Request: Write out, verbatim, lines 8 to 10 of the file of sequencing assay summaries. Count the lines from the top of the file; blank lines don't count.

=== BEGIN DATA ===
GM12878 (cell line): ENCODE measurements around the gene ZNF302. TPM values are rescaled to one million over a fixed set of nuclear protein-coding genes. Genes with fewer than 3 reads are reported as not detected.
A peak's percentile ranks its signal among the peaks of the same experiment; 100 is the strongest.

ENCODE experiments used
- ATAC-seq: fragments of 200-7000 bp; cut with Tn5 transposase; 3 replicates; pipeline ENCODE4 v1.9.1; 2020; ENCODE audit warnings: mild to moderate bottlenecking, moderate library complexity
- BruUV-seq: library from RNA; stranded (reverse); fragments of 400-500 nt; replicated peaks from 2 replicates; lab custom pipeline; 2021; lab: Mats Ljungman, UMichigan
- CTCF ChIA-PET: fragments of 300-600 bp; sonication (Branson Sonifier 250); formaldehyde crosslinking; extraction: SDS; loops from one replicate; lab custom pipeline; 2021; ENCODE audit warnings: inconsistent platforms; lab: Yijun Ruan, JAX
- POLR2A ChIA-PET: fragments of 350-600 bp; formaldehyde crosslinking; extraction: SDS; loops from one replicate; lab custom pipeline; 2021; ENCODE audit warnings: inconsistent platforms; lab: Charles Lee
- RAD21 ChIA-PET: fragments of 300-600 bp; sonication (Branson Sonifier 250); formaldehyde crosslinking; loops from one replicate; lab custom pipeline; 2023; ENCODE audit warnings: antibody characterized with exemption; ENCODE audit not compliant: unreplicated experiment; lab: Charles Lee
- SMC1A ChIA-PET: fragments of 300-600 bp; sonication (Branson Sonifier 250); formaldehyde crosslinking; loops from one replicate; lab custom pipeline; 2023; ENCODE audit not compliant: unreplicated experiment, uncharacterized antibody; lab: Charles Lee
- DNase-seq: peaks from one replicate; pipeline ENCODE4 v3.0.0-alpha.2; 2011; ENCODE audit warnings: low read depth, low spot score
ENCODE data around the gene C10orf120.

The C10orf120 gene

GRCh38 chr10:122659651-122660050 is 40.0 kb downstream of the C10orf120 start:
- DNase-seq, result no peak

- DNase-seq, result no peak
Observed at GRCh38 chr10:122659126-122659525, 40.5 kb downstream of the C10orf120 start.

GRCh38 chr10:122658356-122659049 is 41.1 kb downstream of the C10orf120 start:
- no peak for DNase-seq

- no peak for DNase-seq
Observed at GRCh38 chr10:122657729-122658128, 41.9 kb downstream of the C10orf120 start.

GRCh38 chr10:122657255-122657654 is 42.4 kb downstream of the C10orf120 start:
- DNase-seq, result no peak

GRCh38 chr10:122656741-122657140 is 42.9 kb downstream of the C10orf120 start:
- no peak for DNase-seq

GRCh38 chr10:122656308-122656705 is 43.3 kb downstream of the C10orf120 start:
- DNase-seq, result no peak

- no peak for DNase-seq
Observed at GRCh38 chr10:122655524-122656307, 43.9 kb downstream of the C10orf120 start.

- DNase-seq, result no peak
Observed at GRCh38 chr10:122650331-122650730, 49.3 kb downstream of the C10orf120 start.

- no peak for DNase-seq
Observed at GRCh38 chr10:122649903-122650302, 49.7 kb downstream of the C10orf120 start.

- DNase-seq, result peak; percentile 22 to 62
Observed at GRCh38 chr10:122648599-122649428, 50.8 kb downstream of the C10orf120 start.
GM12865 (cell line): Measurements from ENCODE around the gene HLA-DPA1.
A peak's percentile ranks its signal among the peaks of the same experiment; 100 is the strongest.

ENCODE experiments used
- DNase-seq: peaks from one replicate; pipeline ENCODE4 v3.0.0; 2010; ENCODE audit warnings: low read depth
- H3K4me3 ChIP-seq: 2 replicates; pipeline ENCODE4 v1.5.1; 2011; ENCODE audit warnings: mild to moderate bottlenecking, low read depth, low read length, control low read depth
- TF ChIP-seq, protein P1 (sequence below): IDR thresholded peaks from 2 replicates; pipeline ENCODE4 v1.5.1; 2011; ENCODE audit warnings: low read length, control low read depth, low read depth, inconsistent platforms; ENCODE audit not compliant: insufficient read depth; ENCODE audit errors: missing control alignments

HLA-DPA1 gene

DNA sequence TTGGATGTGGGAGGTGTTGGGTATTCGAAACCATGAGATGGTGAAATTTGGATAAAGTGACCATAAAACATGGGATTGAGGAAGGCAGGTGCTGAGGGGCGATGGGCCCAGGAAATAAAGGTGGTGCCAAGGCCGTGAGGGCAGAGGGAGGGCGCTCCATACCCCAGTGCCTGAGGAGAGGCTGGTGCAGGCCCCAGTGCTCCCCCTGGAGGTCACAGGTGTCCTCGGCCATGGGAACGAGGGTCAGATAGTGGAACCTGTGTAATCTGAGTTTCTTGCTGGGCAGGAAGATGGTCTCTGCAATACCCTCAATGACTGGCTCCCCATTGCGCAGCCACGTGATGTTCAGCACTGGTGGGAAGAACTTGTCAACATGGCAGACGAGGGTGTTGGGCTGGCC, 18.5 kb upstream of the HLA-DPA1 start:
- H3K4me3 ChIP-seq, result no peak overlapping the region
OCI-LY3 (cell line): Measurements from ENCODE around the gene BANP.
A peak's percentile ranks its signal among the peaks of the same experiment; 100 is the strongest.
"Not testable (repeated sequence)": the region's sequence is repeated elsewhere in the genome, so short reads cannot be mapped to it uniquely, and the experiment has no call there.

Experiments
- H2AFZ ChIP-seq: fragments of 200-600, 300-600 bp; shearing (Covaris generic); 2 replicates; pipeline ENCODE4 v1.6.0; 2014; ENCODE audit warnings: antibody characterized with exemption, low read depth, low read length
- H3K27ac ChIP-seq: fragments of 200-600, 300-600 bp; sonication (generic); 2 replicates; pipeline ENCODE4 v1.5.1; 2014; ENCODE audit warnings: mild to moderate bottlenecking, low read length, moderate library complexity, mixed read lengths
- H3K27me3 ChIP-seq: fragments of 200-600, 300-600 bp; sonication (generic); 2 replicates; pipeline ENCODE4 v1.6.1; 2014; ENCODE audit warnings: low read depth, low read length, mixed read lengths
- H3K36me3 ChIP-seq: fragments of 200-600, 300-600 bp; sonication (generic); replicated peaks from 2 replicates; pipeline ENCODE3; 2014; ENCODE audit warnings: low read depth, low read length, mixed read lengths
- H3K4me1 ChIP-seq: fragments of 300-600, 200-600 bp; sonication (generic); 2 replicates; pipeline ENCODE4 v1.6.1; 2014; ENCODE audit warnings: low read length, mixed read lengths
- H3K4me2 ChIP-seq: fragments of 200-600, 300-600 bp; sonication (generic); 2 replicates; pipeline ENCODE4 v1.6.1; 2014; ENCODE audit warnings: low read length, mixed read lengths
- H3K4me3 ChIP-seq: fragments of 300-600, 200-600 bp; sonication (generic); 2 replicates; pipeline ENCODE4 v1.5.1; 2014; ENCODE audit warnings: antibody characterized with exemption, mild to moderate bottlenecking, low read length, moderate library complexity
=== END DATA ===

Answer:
- RAD21 ChIA-PET: fragments of 300-600 bp; sonication (Branson Sonifier 250); formaldehyde crosslinking; loops from one replicate; lab custom pipeline; 2023; ENCODE audit warnings: antibody characterized with exemption; ENCODE audit not compliant: unreplicated experiment; lab: Charles Lee
- SMC1A ChIA-PET: fragments of 300-600 bp; sonication (Branson Sonifier 250); formaldehyde crosslinking; loops from one replicate; lab custom pipeline; 2023; ENCODE audit not compliant: unreplicated experiment, uncharacterized antibody; lab: Charles Lee
- DNase-seq: peaks from one replicate; pipeline ENCODE4 v3.0.0-alpha.2; 2011; ENCODE audit warnings: low read depth, low spot score